Decays measured at 380–420 nm for DB-CO2BPh showed clean monoexponential decay (top of Fig. 6) with a lifetime of 503 ns (Table 1). Interestingly, absorption decays for the same sample measured at 530 nm revealed a double exponential with a short-lived component of ca. 16 ns that accounts for only 2% of the decay, and a majority (98%) long-lived component of 420 ns. As indicated in Table 1, the decay kinetics obtained from samples of HB-CO2BPh were very similar. We tentatively assign the short-lived component at 530 nm as originating from a residual fraction of the originally excited benzophenone-localized triplet states, in the process of transferring their triplet energy to the corresponding Dewar or Hückel benzene chromophore, with the former undergoing a fast adiabatic reaction to form the observed triplet Hückel benzene. A monoexponential behavior at the shorter wavelength is consistent with having no significant absorption from the benzophenone chromophore at 385 nm, suggesting that it corresponds to the benzophenone-linked triplet benzene.

image file: d3sc01074k-f6.tif
Fig. 6 Decay curves of DB-CO2BPh in Ar-saturated MeCN detected at 385 nm (top) and at 530 nm (bottom). Data points are shown in blue and the corresponding fit with a black line. The decay data obtained from HB-CO2BPh were essentially identical, indicating that they arise from the same species (Table 1).
Table 1 Transient lifetimes and pre-exponential factors of DB-CO2BPh and HB-CO2BPh in Ar-saturated MeCN
Compound (λdet)a A 1 τ 1 (%w1)b,c A 2 τ 2 (%w2)b,c χ 2 (104)
a Detection wavelength in parentheses. b Percentage weighted contribution of component “i” is given by %wi = 100 [(Aiτi)/(A1τ1 + A2τ2)]. c Lifetimes in nanoseconds.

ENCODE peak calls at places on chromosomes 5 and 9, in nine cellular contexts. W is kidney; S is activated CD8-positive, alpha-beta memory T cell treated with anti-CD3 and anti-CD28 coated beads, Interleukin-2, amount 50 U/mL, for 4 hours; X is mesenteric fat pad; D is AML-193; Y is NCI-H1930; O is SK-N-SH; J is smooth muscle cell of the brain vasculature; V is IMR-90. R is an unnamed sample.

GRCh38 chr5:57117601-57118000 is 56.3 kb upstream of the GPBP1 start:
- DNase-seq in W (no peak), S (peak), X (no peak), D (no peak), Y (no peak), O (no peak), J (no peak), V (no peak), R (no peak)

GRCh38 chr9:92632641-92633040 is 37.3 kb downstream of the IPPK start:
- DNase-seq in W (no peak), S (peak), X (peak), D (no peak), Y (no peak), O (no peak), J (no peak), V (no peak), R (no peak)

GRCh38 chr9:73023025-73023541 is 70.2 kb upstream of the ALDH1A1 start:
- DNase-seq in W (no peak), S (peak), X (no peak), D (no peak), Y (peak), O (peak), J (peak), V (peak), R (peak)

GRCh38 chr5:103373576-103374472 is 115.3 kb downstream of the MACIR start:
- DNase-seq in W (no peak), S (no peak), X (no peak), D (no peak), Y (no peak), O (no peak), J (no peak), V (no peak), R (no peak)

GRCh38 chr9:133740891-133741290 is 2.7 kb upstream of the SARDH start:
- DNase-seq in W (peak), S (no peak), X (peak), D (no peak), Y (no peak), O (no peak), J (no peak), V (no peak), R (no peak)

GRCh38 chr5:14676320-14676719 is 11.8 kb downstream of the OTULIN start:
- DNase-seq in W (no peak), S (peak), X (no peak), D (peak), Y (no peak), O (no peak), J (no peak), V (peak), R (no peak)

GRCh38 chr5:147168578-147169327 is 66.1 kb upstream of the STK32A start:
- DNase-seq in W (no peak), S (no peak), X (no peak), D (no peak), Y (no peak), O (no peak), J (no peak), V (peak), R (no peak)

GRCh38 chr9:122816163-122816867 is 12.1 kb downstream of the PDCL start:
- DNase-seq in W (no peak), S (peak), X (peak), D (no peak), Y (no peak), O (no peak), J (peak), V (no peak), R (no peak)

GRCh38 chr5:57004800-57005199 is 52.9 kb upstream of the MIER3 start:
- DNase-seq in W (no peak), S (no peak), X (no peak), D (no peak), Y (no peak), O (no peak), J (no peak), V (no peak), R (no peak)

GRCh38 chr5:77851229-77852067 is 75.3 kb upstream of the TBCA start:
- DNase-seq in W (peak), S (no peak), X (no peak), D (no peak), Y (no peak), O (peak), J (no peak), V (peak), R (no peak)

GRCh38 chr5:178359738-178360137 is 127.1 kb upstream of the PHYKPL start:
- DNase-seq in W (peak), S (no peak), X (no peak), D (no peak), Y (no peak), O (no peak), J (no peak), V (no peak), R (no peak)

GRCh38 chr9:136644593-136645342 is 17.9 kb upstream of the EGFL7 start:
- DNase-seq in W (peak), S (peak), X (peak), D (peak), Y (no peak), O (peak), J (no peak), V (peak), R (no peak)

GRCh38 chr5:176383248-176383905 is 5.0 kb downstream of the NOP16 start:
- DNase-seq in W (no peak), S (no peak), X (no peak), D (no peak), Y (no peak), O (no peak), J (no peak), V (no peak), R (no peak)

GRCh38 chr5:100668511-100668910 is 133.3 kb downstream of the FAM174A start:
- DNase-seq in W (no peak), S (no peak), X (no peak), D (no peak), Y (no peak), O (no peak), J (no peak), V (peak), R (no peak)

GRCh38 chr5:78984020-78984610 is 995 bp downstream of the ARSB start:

DB-CO2BPh (530 nm) 0.024 16.2 (2%) 0.046 420 (98%) 5.7
DB-CO2BPh (385 nm) 0.058 503 2.2
HB-CO2BPh (530 nm) 0.022 14.5 (2%) 0.14 419 (98%) 11.5
HB-CO2BPh (385 nm) 1 465 6.5

The importance of the intramolecular benzophenone sensitizer for the formation of the triplet state chain carrier was also demonstrated with samples of the Dewar benzene methyl ester DB-CO2Me, which failed to produce an observable triplet transient on its own, as expected for a fast non-adiabatic singlet-state reaction and a low triplet yield that results from inefficient intersystem crossing. However, the spectroscopic signature of the suggested chain carrier was obtained using the ground-state Hückel benzene methyl ester HB-CO2Me as a quencher of triplet 4-AcOBPh.47 As shown in Fig. 7, the spectrum of 34-AcOBPh* (ET ∼ 60 kcal mol−1) evolved into that of 3HB*-CO2Me as the concentration of the ground-state Hückel benzene increased from 0 mM (Fig. 7, dashed green line) to 100 mM (solid green line). The relatively intense signal of 34-AcOBPh* with a maximum at ca. 520 nm was replaced by a red-shifted weaker signal with λmax ≈ 530 nm accompanied by an increase of the absorption intensity at 365 nm. Stern–Volmer analysis using changes in the decay rate as a function of increasing quencher concentration (Fig. 7, inset) revealed a bimolecular quenching rate constant of kq = 6.3 × 107 M−1 s−1, which is about two orders of magnitude slower than diffusion control.48

image file: d3sc01074k-f7.tif
Fig. 7 Evolution of the transient absorption (λexc = 355 nm) of 4-AcOBPh as a function of added Hückel benzene HB-CO2Me Inset: Stern–Volmer plot built with the lifetime of triplet 4-AcOBPh in the presence of increasing concentrations of HB-CO2Me. A bimolecular rate constant kq = 6.3 × 107 M−1 s−1 can be estimated from this analysis.

Quantum chain reaction in solution

Knowing that the efficiency of a quantum chain reaction in solution depends on the efficiency of a concentration-dependent energy transfer step, one should expect the observed quantum yield to increase as a function of reactant concentration. With that in mind, we carried out quantum yield determinations with DB-CO2BPh concentrations varying from ca. 3–50 mM in MeCN. Optically dense, deoxygenated samples of the Dewar benzene and the actinometer DCK (Scheme 4) were irradiated in parallel at 312 nm in 5 mL Pyrex tubes to assure that all photons entering each sample were absorbed and all samples were similarly exposed to the light source. The moles of product (N) formed from the sample and the actinometer were calculated with internal standards using 1H NMR.
image file: d3sc01074k-s4.tif
Scheme 4 Photodecarbonylation of DCK in nanocrystalline suspension.

The following equation was utilized to calculate quantum yields,

image file: d3sc01074k-t1.tif